But an examination of the CDC reports shows the major cost to the economy comes not from these external costs, but from “a reduction in workplace productivity,” which accounts for a massive $179 billion of the total.

This, overwhelmingly, is a private cost and not an external cost. If individuals’ alcohol consumption affects their work performance, or their human capital accumulation, or the length of their working life, the vast proportion of that cost would ultimately be borne by the individual themselves through worse employment prospects and lower wages.

Some people may simply prefer a work-life balance where they stay out later to socialize and drink regularly, rather than maximizing at-work productivity. Using the CDC estimates as a proxy for the external costs of alcohol consumption would therefore lead to a tax rate far too high to deal with genuine external effects.

It is certainly true that some part of “worse productivity” would hurt the individual’s employer or the ultimate consumers of goods and services produced by heavy-drinking workers. Lost productivity could also be considered at least partially an external cost in that lower wages or worse employment prospects may reduce an individual’s net tax contribution. If this necessitates higher tax contributions from other taxpayers to maintain government revenues, there is a clear fiscal third-party effect.

But applying such reasoning consistently would profoundly change the scope of economic policymaking. Many decisions throughout our lives affect our measured productivity, pecuniary rewards, and net tax contributions. Implicitly assuming a baseline in which all individuals maximize measured productivity and net fiscal contributions, and considering deviations from this to be a market failure, would be an absurd principle.

Taking time off to have children or to care for a sick relative, staying up late to watch TV regularly and being tired at work, or choosing not to invest in one’s own human capital, might all have similar effects. This is to say nothing of career choices. Opting to become a French teacher or a public-interest lawyer, even when the opportunity exists for one to be a Wall Street trader, means people clearly do not always make decisions to maximize their net tax contributions.

Singling out the productivity effects of alcohol consumption as a unique externality in need of correction, when every day individuals make decisions that affect their productive potential and, indirectly, their net tax contributions, would be unworkable, arbitrary, and wrong.

3.   Arbitrarily comparing alcohol taxes today with the past

One piece of evidence Lopez cites in support of raising the alcohol tax is that taxes on alcohol “were one-sixth to one-third of their inflation-adjusted value in the early 2010s compared to the 1950s.”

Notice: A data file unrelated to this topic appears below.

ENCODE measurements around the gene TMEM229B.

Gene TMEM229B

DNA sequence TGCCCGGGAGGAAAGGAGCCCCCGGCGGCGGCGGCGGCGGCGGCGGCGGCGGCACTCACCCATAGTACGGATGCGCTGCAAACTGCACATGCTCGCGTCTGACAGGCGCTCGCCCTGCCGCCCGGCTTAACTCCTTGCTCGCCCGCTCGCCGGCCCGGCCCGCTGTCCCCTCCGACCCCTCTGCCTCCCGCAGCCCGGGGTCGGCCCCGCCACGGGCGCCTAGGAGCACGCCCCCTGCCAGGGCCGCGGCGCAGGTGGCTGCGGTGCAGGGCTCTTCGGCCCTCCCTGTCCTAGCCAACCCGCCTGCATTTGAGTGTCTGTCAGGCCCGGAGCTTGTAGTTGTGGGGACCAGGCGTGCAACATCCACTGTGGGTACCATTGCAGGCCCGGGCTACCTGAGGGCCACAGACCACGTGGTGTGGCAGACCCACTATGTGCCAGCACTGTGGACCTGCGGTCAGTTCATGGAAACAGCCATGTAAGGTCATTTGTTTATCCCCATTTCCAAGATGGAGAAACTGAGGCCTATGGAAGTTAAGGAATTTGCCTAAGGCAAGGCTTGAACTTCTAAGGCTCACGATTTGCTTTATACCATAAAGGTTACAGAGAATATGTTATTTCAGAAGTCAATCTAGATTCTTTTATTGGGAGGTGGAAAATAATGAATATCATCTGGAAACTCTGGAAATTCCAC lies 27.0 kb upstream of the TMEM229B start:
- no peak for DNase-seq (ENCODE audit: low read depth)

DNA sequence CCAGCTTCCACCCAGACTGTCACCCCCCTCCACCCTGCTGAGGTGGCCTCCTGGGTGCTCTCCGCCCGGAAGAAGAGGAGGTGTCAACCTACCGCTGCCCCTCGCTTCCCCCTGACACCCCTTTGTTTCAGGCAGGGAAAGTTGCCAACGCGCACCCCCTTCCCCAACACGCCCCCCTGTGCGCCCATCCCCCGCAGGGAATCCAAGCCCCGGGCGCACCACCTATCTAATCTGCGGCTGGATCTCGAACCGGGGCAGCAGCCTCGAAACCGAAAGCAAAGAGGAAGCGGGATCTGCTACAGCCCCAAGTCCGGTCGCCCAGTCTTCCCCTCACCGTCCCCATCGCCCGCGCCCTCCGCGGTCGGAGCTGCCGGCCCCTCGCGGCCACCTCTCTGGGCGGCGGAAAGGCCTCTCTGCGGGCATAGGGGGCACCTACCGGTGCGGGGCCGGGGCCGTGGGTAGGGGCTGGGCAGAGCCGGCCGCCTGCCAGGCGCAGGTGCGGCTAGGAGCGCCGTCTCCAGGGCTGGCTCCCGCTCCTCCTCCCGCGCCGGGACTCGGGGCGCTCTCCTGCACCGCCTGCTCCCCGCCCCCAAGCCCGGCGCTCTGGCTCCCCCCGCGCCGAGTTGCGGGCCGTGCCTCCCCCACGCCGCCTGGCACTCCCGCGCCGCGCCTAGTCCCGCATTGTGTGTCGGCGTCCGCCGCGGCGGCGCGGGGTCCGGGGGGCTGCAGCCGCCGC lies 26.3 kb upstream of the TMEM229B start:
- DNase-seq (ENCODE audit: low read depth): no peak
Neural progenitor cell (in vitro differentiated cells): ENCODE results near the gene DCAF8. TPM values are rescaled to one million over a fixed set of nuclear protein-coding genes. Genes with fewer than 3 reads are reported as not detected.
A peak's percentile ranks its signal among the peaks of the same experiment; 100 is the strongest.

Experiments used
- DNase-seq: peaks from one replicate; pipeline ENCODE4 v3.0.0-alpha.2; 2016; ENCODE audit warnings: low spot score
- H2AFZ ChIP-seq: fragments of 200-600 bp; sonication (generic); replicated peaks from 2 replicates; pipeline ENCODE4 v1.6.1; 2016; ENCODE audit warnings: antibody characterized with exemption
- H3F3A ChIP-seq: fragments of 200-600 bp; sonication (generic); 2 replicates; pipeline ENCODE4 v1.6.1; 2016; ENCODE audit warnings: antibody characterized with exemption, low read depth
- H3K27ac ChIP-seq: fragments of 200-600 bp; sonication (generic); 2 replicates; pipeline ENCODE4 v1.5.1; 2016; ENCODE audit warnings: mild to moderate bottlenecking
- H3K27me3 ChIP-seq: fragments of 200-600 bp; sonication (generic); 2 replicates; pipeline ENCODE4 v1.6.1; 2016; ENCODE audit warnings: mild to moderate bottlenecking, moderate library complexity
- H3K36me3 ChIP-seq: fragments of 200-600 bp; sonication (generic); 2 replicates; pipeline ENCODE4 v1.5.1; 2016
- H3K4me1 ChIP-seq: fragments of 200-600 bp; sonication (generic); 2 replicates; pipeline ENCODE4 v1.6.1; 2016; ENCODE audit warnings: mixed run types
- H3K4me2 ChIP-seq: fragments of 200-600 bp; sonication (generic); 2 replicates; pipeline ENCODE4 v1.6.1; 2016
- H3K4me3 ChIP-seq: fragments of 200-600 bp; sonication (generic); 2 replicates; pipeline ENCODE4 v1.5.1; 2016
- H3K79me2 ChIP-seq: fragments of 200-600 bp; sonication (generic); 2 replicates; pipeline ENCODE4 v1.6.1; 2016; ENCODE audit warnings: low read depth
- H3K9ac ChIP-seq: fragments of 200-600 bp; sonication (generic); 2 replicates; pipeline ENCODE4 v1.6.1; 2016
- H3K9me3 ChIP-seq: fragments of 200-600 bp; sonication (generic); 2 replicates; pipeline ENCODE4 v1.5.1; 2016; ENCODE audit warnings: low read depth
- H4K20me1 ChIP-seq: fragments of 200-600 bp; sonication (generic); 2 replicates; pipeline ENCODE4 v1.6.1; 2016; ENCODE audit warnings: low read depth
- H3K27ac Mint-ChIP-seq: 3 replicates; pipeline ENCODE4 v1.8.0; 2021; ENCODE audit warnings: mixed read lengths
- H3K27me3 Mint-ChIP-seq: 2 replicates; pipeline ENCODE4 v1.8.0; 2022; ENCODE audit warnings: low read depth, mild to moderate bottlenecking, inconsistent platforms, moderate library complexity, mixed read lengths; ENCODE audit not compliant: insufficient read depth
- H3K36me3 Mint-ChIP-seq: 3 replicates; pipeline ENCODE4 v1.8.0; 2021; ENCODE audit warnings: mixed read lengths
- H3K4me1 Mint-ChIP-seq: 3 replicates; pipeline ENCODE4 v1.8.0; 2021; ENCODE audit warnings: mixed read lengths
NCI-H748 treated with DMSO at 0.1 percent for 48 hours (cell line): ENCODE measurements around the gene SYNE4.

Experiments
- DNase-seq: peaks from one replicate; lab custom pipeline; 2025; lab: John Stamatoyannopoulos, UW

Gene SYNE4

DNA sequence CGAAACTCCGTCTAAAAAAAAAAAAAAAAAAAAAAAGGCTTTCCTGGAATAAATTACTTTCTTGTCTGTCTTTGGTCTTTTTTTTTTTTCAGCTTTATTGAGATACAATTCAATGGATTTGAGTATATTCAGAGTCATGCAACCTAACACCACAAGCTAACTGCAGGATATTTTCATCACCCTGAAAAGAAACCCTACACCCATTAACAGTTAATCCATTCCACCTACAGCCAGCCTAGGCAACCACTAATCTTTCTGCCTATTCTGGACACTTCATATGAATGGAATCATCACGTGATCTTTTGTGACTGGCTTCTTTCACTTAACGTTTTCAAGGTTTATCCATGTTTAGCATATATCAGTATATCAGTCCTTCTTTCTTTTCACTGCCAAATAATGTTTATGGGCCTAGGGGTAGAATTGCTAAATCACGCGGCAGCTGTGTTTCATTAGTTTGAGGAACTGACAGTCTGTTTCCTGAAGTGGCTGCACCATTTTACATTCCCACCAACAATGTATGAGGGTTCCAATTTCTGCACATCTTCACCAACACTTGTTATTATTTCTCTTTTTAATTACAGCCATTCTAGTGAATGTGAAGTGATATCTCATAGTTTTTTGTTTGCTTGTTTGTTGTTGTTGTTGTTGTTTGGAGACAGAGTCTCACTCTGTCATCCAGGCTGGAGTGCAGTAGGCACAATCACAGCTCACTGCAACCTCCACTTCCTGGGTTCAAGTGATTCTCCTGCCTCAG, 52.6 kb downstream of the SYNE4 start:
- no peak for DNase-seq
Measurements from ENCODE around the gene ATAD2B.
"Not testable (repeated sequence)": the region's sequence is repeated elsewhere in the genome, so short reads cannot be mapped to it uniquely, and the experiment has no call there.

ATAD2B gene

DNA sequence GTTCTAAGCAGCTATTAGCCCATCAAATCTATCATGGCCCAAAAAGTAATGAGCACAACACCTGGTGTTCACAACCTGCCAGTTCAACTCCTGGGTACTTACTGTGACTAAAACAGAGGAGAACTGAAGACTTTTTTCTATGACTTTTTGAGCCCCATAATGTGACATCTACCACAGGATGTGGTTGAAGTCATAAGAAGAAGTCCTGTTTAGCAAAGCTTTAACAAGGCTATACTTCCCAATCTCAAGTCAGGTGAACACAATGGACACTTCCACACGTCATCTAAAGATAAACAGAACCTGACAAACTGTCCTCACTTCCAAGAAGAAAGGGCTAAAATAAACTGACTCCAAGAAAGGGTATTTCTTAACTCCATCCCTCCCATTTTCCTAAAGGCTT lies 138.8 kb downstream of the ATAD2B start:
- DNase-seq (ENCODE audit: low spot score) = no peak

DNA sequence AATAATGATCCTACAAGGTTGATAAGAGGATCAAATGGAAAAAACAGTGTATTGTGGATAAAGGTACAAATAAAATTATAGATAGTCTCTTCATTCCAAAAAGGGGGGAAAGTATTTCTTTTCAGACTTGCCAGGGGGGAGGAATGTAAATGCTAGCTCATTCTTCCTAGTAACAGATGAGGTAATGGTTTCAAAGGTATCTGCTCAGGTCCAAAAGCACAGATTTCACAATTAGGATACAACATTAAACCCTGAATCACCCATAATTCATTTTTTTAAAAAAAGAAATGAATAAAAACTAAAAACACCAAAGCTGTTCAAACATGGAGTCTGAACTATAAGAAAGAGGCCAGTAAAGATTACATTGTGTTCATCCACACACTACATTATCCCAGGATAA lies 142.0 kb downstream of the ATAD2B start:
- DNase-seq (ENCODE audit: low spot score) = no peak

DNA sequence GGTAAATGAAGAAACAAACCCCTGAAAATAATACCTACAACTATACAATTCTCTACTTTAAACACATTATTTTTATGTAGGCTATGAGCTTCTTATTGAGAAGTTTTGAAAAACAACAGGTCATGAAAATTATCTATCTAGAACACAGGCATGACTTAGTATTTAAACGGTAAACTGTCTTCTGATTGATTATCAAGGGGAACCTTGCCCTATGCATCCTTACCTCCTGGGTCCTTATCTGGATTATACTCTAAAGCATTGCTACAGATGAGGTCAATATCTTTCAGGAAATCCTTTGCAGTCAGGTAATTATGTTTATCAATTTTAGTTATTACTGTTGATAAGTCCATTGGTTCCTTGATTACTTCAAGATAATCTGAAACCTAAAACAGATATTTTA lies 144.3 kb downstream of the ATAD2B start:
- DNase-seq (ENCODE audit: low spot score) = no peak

This may offer insight into affordability, but it is irrelevant for what alcohol tax rates should be as justified by economics. The economic rationale here is not to reduce consumption to some level or hit any other arbitrary target for outcomes. It is to price in the external costs associated with marginal alcohol consumption, and then allow consumers to decide how much to drink according to their own preferences when faced with the full social costs of their actions.

It’s perfectly plausible that these external costs change over time. And even if they do not, Lopez presents no evidence that the 1950s tax rates were levels which accurately reflected external costs.

4.   Ignoring the implications of heterogeneity between consumers

Lopez rightly acknowledges that key opposition to increasing alcohol taxes arises because individuals who regard themselves as “responsible drinkers” will resent paying more because of the costs primarily imposed by heavy drinkers. He responds by reassuring us that most of the tax (in terms of revenue collected) would be borne by the higher-risk drinkers, simply because they drink more.

But this is in part because, as the academic literature suggests, heavy drinkers are far less responsive to price changes than non-heavy drinkers. A review of the literature by Jon P. Nelson of Pennsylvania State University found that only two 2 of 19 studies on the consumption behavior of heavy drinkers found “a significant and substantial negative price response.”

If we are to make the assumption that heavy drinkers are responsible for most of the external costs of alcohol consumption, then raising the tax on alcohol will deter consumption for exactly the wrong group. Pricing according to some aggregate calculation to find the “marginal” external costs across the whole population could actually worsen economic efficiency. The tax would be too low for heavy drinkers, but way too high for casual drinkers.


Standard economics, which considers the external costs of alcohol consumption, makes a strong a priori case for government action to “price in” these costs. But German Lopez’s article does not get us any closer to understanding what the correct way of accounting for these effects is. And if taxation, his analysis does not help us ascertain what the tax rate should be.